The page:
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Should the studio be transparent?

By April 24, 2012

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I was recently reading a fantastic article by a fellow audio engineer, and he made a great case for the fact that most live sound engineers look at the PA system as an element to be removed from the overall picture, something you don't want to hear in the way of the program. Studios, however, seem to focus on many attributes that stand in the way of sonic purity -- analog noise, limited bandwidth, and many more.

In today's world of high-resolution audio, it's hard to imagine why anyone would purposefully degrade the quality of the end product for artistic effect, but it seems quite common in the indie scene. Should engineers and the studio be transparent and reproduce the band at their best, or should studios always try to be a visible (or, rather, audible) part of the overall picture?
Comments
May 2, 2012 at 1:34 pm
(1) Dan says:

This is a good question and probably comes down to preference of the listener, but I think once the sound is perfected and changed beyond a certain point, you are no longer presenting a “live show” recording, but rather a mixed version of it. I’m not a huge fan of live albums for the most part and became an even lesser fan when the CD medium came out. It seemed pointless to buy a crystal clear version of what, by definition, should be cluttered with noise. Having said that, I enjoy watching concerts on DVD or blu-ray that have been well-mixed as kind of a way to watch your favorite performer play almost CD-quality versions of their songs. The live concert experience can’t be duplicated. A wide range of bad sound goes unnoticed in lieu of actually being there. So, I think the studio should be minimized to only allowing the performer being better heard (i.e. crowd sound removal, etc.) and should be very cautious and minimal when trying to IMPROVE the performance. Then, cut it to vinyl where the necessary spectrum can be heard.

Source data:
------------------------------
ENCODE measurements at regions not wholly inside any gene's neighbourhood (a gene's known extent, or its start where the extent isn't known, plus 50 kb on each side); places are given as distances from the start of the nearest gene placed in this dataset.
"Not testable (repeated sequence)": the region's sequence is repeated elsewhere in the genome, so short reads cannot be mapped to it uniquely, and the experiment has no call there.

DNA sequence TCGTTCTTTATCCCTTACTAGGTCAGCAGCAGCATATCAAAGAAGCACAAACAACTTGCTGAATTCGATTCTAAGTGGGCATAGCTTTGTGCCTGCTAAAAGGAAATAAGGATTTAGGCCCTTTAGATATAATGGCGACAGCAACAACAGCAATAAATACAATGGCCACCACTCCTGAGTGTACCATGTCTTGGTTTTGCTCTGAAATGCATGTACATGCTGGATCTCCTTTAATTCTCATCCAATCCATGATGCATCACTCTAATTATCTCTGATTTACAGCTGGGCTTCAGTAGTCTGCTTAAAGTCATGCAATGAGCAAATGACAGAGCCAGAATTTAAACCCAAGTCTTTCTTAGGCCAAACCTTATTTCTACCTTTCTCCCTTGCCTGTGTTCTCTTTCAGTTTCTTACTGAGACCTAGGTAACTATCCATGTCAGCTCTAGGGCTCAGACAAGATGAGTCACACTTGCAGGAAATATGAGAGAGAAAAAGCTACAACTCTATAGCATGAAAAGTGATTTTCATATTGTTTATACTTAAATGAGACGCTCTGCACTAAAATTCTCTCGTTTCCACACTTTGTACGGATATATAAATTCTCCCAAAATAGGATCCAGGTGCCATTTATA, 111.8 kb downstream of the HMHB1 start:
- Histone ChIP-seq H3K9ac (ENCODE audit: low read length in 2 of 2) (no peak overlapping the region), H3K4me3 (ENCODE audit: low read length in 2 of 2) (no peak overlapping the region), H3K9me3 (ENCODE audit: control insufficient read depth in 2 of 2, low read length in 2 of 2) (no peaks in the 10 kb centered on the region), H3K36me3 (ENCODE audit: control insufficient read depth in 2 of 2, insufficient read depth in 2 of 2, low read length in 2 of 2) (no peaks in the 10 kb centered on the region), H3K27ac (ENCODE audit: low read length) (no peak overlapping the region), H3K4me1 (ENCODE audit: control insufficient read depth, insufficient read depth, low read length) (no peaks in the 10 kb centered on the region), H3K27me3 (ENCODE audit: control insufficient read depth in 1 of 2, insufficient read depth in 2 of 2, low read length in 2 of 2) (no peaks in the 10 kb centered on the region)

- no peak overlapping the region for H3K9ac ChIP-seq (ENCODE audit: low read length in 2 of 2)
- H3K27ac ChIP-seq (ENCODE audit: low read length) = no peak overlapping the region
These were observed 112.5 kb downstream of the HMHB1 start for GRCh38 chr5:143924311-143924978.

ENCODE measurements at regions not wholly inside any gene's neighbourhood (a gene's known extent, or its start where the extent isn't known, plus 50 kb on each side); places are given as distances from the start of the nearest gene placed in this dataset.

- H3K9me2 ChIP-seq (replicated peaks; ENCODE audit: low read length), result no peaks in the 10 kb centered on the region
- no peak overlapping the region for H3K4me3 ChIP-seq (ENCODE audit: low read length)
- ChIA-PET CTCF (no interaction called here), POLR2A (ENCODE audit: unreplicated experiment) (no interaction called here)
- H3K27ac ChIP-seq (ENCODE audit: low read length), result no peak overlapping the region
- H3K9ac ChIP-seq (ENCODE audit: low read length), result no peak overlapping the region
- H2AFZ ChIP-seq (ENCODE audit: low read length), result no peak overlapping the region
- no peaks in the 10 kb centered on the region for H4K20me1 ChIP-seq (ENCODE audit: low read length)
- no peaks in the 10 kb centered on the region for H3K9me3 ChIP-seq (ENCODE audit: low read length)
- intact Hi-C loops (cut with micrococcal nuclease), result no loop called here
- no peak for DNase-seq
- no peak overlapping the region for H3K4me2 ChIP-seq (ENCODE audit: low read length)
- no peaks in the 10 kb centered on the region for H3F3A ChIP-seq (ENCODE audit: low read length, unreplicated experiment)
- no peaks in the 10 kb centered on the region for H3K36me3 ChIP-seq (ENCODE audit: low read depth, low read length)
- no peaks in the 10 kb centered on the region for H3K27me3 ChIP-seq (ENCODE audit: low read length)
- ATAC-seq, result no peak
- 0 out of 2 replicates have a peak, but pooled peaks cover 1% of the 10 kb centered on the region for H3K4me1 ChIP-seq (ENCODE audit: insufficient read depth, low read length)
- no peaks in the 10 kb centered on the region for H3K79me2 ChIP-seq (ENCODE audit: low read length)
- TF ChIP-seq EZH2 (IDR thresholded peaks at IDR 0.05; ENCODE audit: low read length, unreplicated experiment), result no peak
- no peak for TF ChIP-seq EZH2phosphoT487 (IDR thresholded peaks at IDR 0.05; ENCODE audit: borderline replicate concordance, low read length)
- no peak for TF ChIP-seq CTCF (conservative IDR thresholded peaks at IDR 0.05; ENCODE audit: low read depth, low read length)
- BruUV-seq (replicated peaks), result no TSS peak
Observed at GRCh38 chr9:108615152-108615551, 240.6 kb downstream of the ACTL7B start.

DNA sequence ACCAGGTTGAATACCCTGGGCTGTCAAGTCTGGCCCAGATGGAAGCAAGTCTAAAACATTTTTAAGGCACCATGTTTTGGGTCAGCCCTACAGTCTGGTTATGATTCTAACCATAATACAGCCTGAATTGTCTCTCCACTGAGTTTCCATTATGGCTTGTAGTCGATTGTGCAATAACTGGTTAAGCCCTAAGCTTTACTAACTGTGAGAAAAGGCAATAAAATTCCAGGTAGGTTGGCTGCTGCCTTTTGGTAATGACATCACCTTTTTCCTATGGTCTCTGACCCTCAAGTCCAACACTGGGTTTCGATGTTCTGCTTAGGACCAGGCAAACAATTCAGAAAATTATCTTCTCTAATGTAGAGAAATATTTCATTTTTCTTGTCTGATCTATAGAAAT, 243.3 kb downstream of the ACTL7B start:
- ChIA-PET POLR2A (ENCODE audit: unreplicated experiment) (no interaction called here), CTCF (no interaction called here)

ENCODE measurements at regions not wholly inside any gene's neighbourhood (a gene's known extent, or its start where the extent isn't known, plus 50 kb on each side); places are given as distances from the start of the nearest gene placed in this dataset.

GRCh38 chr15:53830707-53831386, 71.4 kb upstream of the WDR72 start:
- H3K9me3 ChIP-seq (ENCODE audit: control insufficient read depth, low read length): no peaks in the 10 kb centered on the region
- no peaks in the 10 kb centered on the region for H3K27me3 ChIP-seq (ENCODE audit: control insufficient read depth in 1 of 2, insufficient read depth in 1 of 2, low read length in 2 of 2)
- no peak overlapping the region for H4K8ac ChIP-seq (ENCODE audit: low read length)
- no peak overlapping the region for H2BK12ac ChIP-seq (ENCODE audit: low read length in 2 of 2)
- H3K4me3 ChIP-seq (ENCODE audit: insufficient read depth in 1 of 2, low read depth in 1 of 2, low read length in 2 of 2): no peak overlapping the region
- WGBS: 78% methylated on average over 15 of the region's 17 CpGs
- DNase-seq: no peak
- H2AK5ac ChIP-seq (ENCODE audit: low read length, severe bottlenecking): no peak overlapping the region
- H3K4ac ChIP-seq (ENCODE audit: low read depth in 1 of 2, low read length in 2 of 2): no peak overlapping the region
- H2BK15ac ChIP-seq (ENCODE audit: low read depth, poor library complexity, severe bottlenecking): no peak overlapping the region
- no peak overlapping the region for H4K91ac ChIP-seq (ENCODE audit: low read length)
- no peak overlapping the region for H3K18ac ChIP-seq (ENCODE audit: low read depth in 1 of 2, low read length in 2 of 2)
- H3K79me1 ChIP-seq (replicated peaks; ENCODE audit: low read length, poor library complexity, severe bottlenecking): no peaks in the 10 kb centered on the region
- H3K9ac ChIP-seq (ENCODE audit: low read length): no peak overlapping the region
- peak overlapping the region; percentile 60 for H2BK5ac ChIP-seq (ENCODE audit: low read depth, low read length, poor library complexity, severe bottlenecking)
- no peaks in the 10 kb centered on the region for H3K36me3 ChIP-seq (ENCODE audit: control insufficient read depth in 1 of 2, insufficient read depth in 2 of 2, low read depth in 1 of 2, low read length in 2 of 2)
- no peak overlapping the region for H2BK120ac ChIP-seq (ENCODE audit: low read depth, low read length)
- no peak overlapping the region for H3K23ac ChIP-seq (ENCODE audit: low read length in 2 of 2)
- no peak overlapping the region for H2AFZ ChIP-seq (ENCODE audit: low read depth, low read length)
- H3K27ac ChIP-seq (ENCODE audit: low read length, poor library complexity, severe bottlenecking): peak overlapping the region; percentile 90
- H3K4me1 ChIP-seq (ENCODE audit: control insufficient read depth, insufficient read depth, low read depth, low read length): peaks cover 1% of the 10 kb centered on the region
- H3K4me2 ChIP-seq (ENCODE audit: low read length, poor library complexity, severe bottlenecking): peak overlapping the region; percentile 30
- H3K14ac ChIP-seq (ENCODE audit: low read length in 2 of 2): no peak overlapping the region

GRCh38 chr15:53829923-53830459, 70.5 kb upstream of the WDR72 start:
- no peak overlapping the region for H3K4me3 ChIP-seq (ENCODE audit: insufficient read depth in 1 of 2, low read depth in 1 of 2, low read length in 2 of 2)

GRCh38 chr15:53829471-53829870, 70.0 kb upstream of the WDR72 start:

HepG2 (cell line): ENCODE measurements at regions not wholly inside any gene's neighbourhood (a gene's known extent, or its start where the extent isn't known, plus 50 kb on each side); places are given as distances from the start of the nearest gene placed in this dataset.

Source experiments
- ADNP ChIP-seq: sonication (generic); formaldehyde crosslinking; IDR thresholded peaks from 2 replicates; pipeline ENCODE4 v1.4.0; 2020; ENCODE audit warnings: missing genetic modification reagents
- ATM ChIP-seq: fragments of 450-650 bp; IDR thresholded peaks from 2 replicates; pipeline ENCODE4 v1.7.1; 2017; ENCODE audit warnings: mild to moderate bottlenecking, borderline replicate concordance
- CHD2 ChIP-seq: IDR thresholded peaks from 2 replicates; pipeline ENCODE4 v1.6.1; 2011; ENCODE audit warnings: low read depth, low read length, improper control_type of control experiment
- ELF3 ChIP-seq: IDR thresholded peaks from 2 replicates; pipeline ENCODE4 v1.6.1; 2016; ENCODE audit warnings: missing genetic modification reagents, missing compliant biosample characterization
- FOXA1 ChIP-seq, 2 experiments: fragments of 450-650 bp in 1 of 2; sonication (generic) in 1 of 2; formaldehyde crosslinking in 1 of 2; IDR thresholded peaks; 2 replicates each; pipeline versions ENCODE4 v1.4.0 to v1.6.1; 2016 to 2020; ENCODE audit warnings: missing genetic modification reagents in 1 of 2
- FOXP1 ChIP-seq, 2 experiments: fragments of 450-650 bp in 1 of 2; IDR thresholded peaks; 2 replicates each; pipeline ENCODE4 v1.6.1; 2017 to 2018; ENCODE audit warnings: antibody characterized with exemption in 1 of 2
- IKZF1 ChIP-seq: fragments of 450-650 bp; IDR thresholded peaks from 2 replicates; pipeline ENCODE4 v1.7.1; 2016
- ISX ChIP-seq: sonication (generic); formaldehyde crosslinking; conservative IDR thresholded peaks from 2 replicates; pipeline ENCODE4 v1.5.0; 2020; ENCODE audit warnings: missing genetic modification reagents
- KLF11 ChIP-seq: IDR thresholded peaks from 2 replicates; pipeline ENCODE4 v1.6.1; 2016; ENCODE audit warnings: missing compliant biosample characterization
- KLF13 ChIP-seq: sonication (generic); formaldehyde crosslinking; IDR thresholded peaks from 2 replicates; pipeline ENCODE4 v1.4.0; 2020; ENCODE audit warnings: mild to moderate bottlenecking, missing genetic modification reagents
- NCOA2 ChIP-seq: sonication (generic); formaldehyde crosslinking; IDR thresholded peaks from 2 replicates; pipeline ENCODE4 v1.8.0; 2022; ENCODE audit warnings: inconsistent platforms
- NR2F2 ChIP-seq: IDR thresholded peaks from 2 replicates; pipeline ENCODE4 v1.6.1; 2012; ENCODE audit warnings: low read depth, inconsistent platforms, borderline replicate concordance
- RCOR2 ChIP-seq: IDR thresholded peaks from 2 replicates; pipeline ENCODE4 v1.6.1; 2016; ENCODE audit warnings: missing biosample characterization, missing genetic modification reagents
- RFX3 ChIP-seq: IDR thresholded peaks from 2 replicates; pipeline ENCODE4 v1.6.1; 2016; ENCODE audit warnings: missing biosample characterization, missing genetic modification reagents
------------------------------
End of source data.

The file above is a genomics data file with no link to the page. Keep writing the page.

May 3, 2012 at 1:45 pm
(2) Chris says:

Dan, I totally agree. One thing I have really been trying ot do lately after reading a bunch of articles and doing research and such is to try and get the best sound quality in the beginning, and have as little to do as possible on the mix side. Live recordings are impressive when you can say “that is really good, for a live recording”. Studio albums, though, get put throught the grinder depending on the listener. To each his own!

May 4, 2012 at 12:47 pm
(3) Karl Winkler says:

Hi Joe,

I’ve been trying to reach you lately without luck. Please return my phone messages and/or emails when you have a moment. Thanks.

May 24, 2012 at 12:53 pm
(4) mark says:

I like live recordings because of the added energy the performers pick up from the audience. It is not so much the ambient noise or lack of it.

June 12, 2012 at 6:14 pm
(5) Pj says:

To each his own boys. Some guys like it raw and some like it polished. I say stack those tracks until you get what you like!

June 28, 2012 at 12:13 am
(6) kronch says:

Hi-Fi, low-fi, anywhere in between – it all comes down to capturing the vision of the artist. Sometimes that means a colourless signal path, sometimes it means singing through an old telephone mic. Does it create the aural experience the artist wants? Then that’s how to record/mix/ present it.

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